Obstacles to effective organisational performance:
Some of the common obstacles attributed to decrease in organisational performance are:
Shortage staff in terms of number as well as applied skills:
Inadequacy in the number of staff employees can have severe adverse effects on the productivity of any organisation, be it manufacturing or service based industry.
Decrease in skill level in the employee would also decrease the efficiency of the operations within the organisation and hence decrease productivity. Therefore care should be taken that the organisation is always well staffed with skilled employees.
No support from the top management to the lower level employees.
Many a times it can be seen that the middle and lower management level employees are not supported by its organisation. This may cause employees to form union and go on strikes and further decrease the productivity of the organisation. The best example for this is the TFL-Transport for London, there are strikes happening so often due to misalignment between the views of the staff and the management. Employing a simple feedback system can solve this problem.
Disagreement between employees:
Disagreement between employees in an organisation is sometimes the reason for a foul work environment within the organisation. Managers should take the initiative to thwart any discord between employees and maintain a cordial work environment.
Pareto's 80-20 principle can be applied to the organisations as well. In some organisations it can be seen that 80% of the work is done by the 20% of the people. The managers should identify characters within the organisation who do not contribute any value to the organisation and just comment on the work actually done by the performers.
Excessive stress levels:
In some organisation it can be seen that employees are always working at full capacity. In terms of operations management, measures are taken to see that none of the machines/operations are running at full capacity all the times, this would mean that when an increase in demand arises then the machines are incapacitated to produce more. The same terms stand fair for humans too. Excessive work load would increase the stress levels in the employees and would cause de-motivation in the employee and also increases the probability of errors to take place.
So as to avoid increase stress level in employees, periodic social gathering or corporate retreats can be considered.
It can be said that management is more of an art than a science. Management is always dependant on the perception of the individuals that constitute it. Management can be responsible for the making or breaking of an organisation. Usually it is found that the members of the management are seasoned by years of experience and only then given such a position. They are mature enough to take the decisions judiciously in the best interest of the organisation, but they should always stand by the decisions they have taken and not blame others for their wrongdoings.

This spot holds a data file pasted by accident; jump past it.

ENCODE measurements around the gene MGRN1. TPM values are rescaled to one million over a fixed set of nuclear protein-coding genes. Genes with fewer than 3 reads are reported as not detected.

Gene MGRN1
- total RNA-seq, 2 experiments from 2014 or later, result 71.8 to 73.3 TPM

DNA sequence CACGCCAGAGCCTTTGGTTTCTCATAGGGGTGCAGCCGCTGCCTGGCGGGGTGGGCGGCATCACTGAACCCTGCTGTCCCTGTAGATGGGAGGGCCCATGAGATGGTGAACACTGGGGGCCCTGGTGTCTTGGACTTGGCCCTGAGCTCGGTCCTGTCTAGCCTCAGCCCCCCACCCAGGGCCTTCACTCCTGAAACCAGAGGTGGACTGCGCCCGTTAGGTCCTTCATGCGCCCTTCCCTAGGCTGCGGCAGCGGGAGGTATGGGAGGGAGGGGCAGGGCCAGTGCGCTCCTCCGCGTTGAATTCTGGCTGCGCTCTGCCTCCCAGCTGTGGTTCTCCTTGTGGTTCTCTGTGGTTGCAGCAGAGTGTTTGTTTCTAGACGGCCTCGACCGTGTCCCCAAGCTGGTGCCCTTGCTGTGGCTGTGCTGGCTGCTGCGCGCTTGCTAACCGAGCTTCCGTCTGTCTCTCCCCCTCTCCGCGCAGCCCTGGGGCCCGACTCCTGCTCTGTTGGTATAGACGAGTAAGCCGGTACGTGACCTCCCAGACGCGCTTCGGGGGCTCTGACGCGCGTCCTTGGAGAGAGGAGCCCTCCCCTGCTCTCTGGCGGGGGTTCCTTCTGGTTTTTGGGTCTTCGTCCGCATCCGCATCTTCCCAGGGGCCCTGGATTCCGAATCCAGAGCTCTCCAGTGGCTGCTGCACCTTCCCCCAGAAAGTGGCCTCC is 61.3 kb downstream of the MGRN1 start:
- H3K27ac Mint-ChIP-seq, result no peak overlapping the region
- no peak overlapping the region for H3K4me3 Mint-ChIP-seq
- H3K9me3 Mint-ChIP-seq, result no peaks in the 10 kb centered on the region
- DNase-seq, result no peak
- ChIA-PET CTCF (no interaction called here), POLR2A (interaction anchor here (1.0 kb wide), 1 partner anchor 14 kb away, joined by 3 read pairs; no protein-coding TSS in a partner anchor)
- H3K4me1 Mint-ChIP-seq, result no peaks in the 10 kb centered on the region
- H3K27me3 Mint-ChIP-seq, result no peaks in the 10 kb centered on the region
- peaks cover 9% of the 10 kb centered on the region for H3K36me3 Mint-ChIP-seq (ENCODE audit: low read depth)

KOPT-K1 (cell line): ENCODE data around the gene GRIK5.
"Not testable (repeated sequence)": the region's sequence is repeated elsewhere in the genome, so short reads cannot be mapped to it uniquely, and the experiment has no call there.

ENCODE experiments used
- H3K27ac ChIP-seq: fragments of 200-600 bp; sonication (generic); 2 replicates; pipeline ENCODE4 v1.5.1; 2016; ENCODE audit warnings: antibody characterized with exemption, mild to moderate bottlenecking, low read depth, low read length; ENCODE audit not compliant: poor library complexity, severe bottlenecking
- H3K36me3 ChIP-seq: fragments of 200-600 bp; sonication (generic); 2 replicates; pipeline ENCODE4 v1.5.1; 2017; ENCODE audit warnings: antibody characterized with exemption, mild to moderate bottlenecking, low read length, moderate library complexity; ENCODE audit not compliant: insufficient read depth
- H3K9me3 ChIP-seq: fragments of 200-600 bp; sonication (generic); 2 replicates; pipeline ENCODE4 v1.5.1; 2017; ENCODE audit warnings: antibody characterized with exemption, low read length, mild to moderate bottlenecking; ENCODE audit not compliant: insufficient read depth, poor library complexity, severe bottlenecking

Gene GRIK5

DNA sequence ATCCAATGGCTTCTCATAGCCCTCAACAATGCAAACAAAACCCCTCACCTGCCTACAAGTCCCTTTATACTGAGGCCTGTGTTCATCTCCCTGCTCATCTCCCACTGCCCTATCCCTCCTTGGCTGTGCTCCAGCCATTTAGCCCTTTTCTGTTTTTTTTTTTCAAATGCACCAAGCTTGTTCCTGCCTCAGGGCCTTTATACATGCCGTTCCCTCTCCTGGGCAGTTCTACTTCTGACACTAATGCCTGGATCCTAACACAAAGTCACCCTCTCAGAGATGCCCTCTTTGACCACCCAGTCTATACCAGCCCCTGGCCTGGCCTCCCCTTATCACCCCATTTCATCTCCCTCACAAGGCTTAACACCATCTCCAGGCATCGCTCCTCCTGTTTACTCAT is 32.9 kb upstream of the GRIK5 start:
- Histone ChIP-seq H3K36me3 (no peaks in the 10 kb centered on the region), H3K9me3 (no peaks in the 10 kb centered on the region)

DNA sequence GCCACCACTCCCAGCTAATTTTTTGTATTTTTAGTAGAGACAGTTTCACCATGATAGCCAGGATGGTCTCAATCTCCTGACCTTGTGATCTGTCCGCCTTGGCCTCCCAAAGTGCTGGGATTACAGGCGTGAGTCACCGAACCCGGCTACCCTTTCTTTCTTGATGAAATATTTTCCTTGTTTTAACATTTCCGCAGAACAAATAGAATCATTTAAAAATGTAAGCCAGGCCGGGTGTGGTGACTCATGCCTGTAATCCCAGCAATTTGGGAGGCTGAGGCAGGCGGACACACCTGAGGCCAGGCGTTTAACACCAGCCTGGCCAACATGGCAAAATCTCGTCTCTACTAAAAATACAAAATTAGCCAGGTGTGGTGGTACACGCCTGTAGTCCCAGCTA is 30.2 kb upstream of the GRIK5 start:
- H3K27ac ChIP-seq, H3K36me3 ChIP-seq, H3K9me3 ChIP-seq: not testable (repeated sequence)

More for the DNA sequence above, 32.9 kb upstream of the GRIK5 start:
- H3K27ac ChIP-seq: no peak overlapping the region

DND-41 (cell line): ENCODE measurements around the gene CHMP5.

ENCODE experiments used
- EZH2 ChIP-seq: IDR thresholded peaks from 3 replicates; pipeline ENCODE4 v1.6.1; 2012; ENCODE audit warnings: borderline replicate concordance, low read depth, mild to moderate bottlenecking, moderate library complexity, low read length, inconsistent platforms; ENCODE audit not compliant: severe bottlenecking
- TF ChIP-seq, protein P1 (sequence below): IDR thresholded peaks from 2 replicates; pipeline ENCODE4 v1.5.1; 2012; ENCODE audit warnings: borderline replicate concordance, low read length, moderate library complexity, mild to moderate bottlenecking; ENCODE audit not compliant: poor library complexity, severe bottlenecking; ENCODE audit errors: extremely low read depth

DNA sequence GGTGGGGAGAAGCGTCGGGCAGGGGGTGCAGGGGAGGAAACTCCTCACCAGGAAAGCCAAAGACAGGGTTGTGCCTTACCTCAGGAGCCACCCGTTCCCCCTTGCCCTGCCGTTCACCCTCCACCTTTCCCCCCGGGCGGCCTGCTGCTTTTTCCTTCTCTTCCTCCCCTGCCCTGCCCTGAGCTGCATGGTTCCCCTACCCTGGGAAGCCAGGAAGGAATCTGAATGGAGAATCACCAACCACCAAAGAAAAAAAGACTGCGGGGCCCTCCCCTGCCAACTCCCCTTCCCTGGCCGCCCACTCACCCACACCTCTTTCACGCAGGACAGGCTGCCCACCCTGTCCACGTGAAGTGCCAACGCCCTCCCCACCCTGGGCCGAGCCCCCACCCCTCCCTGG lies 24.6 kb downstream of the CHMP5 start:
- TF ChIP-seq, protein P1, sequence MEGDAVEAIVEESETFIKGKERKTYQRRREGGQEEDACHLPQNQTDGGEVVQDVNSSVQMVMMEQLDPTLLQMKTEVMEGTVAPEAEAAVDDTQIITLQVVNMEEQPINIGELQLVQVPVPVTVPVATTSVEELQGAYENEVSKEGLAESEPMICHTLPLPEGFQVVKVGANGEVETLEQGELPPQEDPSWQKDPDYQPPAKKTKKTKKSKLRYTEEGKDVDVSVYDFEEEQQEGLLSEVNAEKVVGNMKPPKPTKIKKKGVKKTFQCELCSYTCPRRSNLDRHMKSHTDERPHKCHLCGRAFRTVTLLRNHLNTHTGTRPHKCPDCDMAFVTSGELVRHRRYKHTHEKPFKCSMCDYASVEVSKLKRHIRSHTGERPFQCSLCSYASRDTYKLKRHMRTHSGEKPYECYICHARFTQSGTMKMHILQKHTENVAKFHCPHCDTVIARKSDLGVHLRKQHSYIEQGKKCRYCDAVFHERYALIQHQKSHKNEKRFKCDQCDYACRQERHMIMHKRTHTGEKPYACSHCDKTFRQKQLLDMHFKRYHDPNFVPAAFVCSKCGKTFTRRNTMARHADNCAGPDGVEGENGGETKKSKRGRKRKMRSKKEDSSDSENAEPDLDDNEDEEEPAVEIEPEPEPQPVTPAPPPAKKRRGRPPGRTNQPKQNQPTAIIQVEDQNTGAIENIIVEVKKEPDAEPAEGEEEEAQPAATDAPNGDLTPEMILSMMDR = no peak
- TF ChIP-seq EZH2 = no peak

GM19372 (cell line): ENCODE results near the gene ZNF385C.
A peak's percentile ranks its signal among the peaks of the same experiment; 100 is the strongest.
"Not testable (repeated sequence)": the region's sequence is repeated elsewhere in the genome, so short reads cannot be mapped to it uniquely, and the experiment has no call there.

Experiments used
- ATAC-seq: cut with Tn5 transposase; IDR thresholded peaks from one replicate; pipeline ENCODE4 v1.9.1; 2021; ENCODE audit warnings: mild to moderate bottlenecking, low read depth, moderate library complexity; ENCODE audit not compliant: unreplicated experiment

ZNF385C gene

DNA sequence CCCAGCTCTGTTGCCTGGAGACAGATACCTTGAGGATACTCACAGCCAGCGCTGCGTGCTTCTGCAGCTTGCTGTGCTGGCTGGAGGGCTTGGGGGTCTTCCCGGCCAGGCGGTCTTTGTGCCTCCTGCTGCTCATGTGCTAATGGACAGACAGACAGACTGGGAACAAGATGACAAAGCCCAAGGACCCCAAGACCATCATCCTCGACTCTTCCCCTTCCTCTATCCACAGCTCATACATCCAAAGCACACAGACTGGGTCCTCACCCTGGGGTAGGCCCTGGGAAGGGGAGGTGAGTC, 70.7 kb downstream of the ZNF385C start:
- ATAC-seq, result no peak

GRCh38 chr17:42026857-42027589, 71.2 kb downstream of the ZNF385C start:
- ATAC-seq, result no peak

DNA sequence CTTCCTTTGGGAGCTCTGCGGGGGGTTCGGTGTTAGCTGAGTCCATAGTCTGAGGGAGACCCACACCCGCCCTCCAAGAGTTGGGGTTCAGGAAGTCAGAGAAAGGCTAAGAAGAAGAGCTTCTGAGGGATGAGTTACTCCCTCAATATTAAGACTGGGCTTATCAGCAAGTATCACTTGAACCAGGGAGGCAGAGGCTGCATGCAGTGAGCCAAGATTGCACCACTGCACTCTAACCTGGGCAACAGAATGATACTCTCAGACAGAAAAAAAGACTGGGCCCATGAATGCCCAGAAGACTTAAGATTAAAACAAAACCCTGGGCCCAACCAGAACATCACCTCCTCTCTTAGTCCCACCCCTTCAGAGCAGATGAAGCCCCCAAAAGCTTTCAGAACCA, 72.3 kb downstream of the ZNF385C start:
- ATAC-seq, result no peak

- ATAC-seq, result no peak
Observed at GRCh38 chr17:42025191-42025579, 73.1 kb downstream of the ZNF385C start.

In this class-work I have tried to highlight some of the factors which would be of great importance for the management in any organisation. Different theories in organisational studies have proved vital in this subject to understand the situations that various organisations undergo in some of these case-studies.
Even though the management plays a vital role in providing the organisation with the important decisions, only the combined effort of all the employees can be responsible for organisational excellence.
Before I started this class of OB, I thought I knew most of what the organisational behaviour is all about, with account of my previous work experiences, I mainly thought that OB would be more related to HR and its duties, but as the weeks have passed by my perception of the subject has completely changed. In more literal terms, OB is not only about the people and their behaviour but how these individual behaviours collectively effect the organisation; it can be as simple as a broken heater in the office, to a catastrophe such as an economic meltdown. Every internal and external factor affects the manner in how each individual performs in an organisation.
This module was quintessential in providing insights on how an organisation functions with the involvement of every individual in internal and external environment. It gives us a brief overview as to how important the behaviour of each individual, their cultures, their perception, and how these issues would affect the organisation as a whole.